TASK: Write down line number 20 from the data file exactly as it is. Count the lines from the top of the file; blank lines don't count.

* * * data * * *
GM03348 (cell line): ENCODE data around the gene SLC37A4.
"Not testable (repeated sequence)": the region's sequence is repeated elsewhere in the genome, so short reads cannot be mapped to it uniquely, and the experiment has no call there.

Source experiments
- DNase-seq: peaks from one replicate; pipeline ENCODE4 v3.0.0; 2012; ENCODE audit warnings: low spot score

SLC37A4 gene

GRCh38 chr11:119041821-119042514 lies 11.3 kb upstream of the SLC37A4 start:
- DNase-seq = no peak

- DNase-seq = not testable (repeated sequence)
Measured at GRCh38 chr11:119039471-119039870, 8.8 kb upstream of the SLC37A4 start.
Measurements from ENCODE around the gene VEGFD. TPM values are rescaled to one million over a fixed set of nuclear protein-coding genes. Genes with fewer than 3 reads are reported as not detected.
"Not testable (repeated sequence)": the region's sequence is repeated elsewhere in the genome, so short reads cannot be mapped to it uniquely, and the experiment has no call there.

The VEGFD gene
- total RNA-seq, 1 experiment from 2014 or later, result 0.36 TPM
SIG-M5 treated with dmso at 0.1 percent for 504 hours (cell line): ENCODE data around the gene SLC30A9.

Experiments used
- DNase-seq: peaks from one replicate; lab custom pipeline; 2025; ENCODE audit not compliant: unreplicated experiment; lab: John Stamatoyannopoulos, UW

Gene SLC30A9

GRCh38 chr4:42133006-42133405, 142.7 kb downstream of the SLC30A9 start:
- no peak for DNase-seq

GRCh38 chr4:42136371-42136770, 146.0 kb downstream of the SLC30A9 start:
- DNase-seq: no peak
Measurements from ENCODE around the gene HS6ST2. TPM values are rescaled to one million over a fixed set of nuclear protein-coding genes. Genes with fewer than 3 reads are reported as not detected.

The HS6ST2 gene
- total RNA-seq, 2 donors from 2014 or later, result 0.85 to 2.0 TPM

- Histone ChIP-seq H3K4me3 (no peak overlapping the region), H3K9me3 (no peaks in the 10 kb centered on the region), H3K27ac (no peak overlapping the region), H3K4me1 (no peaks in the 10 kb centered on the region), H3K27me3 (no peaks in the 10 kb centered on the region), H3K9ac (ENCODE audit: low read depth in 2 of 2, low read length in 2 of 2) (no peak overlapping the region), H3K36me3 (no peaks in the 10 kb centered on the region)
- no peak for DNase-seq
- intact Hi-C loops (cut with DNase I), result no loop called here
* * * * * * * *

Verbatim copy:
GRCh38 chr4:42136371-42136770, 146.0 kb downstream of the SLC30A9 start: